5 ways USC students and faculty heal lives broken by crime
Victims of violence and former prisoners come together in April 27 event; its one way Trojans take on restorative justice.
One in every 5 prisoners incarcerated in the world is in the U.S., and each prisoner marks a community thats been harmed and a life thats been shut away. But many USC students, faculty and alumni are striving every day to heal the damage caused by crime.
In an online event from 7-9 p.m. on April 27, students from the USC Price School of Public Policy and the USC School of Dramatic Arts will help illuminate the pain and potential lost to violence. And the public can join, too.
Waging Witness: Wounded Healers on the Journey to Justice started with the words of three former prisoners and another three survivors of violence. Over the last semester, they gave hours of testimony about how trauma changed their lives, and playwright Velina Hasu Houston, USC Distinguished Professor in Dramatic Writing, distilled their words into scenes.
In the Zoom event, students will act out the scenes while the survivors and former prisoners voice their own words. Afterward, participants from the audience will be invited to replace the protagonist in the scenes. Theyll suggest ways to overcome obstacles to restorative justice.
The event caps off an innovative class offered through the School of Dramatic Arts and USC Price. Its led by Brent Blair, professor of theatre practice and head of the School of Dramatic Arts Institute for Theatre and Social Change, and David Sloane, USC Price professor of public policy. The former prisoners and survivors are members of Healing Dialogue and Action. To attend, RSVP online.
But theyre not the only members of the USC community creating paths to restorative justice. Here are four other efforts from Trojan students, faculty and alumni to encourage reconciliation and reintegration.
Prisoners find redemption
Through the USC Gould School of Laws Post-Conviction Justice Project, USC faculty and students and nonprofit groups work with imprisoned felons to gain release on parole. Theyve focused on juvenile offenders convicted to life imprisonment without parole, imprisoned women who have often been battered or sexually assaulted, and others with the potential to safely reintegrate into society.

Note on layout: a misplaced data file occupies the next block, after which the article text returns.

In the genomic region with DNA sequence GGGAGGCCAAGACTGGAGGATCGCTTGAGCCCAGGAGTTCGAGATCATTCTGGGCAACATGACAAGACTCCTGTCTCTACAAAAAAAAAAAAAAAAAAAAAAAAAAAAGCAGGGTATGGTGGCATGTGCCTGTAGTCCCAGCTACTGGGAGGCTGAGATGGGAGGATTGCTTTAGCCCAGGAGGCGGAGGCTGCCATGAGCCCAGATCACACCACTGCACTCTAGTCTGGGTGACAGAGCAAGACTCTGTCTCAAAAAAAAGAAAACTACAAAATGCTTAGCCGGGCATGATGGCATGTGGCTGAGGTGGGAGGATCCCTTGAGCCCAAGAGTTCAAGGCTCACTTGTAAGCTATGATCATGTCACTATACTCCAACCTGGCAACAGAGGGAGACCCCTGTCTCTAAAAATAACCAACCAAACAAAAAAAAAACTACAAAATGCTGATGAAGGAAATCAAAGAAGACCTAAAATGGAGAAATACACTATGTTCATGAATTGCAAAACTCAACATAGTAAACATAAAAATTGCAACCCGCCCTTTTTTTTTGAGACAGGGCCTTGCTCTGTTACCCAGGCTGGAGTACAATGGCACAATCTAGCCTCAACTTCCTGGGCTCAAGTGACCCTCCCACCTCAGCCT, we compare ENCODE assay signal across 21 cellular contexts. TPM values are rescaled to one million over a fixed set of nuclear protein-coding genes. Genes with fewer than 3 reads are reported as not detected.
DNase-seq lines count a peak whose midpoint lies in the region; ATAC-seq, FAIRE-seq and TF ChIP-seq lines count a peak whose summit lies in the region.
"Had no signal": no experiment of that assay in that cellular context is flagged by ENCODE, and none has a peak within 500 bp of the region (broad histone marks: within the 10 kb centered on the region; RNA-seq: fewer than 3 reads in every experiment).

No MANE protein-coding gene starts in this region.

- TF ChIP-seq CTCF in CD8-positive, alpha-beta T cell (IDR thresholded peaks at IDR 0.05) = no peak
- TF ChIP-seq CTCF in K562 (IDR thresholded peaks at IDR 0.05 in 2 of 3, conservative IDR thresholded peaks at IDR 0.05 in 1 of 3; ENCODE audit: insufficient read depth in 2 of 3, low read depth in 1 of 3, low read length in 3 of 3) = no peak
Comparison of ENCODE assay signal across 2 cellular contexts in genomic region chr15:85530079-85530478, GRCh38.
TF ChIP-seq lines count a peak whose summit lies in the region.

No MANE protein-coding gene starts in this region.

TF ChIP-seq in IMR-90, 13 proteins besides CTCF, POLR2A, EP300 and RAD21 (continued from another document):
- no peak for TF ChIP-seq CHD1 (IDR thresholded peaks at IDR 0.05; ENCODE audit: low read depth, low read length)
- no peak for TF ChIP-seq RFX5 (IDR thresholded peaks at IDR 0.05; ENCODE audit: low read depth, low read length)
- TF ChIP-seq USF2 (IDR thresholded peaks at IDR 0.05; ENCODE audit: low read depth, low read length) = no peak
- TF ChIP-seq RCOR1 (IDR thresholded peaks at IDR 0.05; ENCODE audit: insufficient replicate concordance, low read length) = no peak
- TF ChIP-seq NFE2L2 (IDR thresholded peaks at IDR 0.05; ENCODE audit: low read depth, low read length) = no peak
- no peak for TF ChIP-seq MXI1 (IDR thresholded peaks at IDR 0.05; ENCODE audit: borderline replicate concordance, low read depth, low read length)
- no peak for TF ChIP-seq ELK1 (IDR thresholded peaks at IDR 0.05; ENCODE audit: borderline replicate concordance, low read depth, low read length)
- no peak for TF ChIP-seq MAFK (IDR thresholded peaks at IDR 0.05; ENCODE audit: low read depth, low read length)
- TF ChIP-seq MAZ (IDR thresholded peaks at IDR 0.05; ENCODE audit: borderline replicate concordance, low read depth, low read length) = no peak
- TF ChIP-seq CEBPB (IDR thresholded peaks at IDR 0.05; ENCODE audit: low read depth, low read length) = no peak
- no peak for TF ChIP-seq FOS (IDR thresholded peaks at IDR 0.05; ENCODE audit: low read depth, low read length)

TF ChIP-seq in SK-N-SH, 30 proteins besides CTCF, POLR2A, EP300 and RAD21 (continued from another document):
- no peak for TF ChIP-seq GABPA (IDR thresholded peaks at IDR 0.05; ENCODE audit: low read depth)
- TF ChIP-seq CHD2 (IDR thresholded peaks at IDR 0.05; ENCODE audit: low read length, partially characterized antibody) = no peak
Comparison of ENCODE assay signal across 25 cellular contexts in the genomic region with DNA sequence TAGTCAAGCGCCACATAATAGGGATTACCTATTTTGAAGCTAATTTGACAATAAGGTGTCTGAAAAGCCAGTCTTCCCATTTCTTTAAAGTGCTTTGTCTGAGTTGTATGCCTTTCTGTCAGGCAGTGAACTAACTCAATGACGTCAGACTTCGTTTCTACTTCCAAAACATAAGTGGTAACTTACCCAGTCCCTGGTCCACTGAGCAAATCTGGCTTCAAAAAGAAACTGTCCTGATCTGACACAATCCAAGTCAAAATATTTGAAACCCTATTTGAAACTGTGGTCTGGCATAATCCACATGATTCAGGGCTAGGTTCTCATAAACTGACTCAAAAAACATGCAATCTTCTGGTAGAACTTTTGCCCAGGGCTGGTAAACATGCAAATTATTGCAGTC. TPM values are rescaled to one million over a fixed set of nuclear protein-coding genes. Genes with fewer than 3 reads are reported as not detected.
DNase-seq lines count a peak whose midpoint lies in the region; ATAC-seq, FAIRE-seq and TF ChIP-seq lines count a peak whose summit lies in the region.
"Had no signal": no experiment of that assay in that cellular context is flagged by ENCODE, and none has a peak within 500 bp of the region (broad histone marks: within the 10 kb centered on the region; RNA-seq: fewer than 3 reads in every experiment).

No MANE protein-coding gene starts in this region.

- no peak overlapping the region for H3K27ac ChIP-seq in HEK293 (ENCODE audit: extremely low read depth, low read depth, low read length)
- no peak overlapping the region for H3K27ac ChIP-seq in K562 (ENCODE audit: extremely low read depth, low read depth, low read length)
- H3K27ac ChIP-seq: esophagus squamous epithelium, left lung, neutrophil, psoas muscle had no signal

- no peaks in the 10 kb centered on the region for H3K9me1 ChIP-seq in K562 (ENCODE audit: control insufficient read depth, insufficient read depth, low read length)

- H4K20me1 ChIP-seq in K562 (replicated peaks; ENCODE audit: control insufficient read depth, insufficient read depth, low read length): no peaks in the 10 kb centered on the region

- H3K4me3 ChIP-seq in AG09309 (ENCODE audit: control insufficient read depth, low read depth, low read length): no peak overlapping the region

Self-discovery and healing through writing
Behind every prisoner lies a story, a narrative arc. Professors at the USC Dornsife College of Letters, Arts and Sciences partnered with Francisco Homes, a group of transitional living spaces, to encourage released convicts to write down their memories, whether painful or bittersweet. Through the Writing Programs Writing 150 class, students participate in workshops with these men and come to understand the life stories that bind them all as human.
A network for offenders who turned their lives around
Sometimes prisoners experience such a transformation that they dedicate their lives to helping others once theyve served their sentences. At USC, theyve turned to Unchained Scholars. Its a network for students at the USC Suzanne Dworak-Peck School of Social Work who were once incarcerated, suffered the effects of incarceration or are allies of people enmeshed in the criminal justice system. For some, Unchained Scholars is a bridge that delivers them from regret and guilt to a life of purpose.
Advancing a fairer criminal justice system
USC faculty perform research that aims to discover disparities in the criminal justice as well as barriers to bringing people back into society after theyve served time. USC Prices Sol Price Center for Social Innovation, for one, studies and recommends ways to encourage hiring of people released from the criminal justice system, a critical component to reintegrating them into productive everyday life.